The Alpine Fault is probably the best example worldwide of a fault that we know that could fail in a magnitude 8 earthquake, and hasn't in the last 300 years.

The Alpine Fault runs the entire length of the South Island and it runs all the way up through Nelson lakes and and emerges with a
complex set of faults in Marlborough.

On one side the fault are some big mountains -the Southern Alps because one side of the fault is being pushed up, and on the other side we've got the coastal plain of Westland.

If we were to go and look deep into the earth we would see that the Alpine Fault is not a vertical fault.

It's quite steeply dipping in some places but in the Central Alps dips at about 45 degrees. We can trace that fault in the central South Island to about 30 kilometers in depth.

So we can trace it through the brittle part of the crust the uppermost 8-10 kilometers where earthquakes happen, and into the ductile regime where we can see it's geophysical signature, but it's only real signs of life are small amounts of tremor that we can record on seismometers.

There are a range of different things that we need to know.

We need to know what will happen in an Alpine Fault earthquake. And that's going inform us, that's gonna help us to plan.

It's gonna help us to build the right buildings, and it's going to help us to build infrastructure. At least predict what will happen to infrastructure like roads, bridges, etc.

Also, we would like to know if the probability of an Alpine Fault rupture varies from day to day, and at the moment we don't know, but it's possible that we will be able to make forecasts in the future.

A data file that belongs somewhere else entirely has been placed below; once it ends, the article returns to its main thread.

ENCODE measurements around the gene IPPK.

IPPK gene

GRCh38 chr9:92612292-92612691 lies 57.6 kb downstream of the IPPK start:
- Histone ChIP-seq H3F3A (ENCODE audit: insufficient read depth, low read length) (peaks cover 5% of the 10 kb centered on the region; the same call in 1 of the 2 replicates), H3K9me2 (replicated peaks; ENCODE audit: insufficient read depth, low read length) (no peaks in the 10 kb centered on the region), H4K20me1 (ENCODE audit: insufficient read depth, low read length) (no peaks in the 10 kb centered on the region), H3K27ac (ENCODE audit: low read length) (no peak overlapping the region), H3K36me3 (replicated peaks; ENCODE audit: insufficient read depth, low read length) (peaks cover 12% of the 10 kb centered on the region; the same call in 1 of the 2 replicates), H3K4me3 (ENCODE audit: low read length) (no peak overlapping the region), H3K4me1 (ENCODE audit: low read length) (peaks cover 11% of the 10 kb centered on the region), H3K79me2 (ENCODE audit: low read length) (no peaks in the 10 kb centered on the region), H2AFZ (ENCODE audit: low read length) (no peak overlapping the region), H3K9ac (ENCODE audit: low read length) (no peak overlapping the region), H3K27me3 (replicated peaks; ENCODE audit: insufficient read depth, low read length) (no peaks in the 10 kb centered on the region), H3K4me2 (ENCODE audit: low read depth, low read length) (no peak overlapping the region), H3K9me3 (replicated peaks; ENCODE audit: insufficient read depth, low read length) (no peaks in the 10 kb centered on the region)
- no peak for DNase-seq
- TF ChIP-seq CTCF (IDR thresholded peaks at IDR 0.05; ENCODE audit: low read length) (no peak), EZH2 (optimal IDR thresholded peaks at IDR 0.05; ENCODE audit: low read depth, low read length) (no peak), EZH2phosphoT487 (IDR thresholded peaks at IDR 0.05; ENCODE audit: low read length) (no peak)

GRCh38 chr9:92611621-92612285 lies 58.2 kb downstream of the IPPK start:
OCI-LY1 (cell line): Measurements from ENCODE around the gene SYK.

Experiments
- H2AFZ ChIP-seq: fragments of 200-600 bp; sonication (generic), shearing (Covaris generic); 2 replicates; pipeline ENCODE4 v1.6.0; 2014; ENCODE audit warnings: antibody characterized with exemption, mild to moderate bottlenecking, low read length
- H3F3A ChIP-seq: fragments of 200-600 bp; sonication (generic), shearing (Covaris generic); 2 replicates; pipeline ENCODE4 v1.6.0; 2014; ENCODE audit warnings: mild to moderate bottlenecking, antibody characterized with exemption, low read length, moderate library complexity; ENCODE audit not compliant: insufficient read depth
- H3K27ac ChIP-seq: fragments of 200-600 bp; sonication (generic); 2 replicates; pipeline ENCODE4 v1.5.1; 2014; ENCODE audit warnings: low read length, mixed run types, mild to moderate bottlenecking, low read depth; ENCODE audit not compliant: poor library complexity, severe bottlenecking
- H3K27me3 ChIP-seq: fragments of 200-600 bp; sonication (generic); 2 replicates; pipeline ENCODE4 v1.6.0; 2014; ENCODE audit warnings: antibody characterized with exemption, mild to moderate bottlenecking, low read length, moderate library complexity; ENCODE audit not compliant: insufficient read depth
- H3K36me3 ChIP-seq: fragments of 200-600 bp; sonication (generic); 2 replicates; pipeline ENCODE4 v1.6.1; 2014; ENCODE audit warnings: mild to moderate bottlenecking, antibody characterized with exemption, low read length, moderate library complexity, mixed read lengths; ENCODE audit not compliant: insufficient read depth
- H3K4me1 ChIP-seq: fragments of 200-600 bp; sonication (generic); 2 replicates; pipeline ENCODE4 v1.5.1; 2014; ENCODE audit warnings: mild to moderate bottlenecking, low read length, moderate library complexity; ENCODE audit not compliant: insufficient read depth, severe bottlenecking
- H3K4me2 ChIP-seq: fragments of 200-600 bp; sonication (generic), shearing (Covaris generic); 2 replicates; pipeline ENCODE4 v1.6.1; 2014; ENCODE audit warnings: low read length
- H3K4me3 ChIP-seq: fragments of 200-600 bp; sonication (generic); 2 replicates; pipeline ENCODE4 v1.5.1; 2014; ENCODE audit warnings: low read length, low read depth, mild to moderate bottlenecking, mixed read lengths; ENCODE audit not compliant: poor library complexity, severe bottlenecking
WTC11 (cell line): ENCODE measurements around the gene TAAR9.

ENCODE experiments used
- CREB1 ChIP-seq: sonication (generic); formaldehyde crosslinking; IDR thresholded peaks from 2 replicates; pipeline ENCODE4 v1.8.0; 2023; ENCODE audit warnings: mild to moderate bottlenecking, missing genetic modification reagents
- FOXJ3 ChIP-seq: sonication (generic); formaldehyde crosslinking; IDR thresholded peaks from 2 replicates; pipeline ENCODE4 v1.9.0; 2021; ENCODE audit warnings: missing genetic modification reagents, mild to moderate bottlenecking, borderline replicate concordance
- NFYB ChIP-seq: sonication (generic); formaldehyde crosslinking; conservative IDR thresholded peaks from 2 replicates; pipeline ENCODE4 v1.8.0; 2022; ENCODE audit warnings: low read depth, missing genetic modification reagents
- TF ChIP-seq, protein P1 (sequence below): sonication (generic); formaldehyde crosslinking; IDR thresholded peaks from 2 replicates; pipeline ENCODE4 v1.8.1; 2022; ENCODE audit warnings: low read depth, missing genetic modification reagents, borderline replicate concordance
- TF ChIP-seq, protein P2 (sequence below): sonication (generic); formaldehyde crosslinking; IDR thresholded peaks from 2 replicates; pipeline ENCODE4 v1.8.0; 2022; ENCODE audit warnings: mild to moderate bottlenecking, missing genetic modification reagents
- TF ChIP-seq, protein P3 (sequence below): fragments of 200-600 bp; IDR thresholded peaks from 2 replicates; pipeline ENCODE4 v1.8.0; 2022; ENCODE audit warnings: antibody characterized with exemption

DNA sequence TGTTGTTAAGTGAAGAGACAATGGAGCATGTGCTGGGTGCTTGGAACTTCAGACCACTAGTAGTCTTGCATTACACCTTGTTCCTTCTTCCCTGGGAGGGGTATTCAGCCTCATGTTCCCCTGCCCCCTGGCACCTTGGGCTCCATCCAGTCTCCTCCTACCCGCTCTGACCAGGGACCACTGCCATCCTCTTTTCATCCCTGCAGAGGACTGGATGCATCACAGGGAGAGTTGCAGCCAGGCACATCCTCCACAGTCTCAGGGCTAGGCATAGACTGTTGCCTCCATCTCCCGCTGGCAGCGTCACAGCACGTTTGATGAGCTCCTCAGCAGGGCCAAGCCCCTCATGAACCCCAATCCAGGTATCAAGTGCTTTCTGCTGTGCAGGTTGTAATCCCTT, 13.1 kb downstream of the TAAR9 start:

And finally, if an Alpine Fault earthquake happens, it's such a large event it may go for hundreds of kilometers.

We may actually be able to make warning system and give people a few tens of seconds, maybe a minute of warning which would be potentially very very useful if you were, say, driving a fast vehicle or controlling a power station.

So we aim to drill to about just over one kilometers depth and collect samples from the fault.

The materials will help us to understand what the fault is made of. It will go off to laboratories to be analyzed.

We will also put instruments down the borehole to make observations in place, geophysical observations to measure it's physical properties in place, and to measure the ambient conditions within the crust.

Then finally we will install equipment within the borehole -an observatory, a fault zone Observatory that will monitor natural phenomena that going on and help us to understand the types of phenomena that go on around that fault, and may in the future one day, be the basis for forecasting or warning system.

The Alpine Fault has a high probability of rupturing in the next 50 years.

The rupture will produce one of the biggest earthquakes since European settlement of New Zealand, and it will have a major impact on the lives of many people. In between earthquakes, the Alpine Fault is locked. All these things mean that the Alpine Fault is a globally significant geological structure.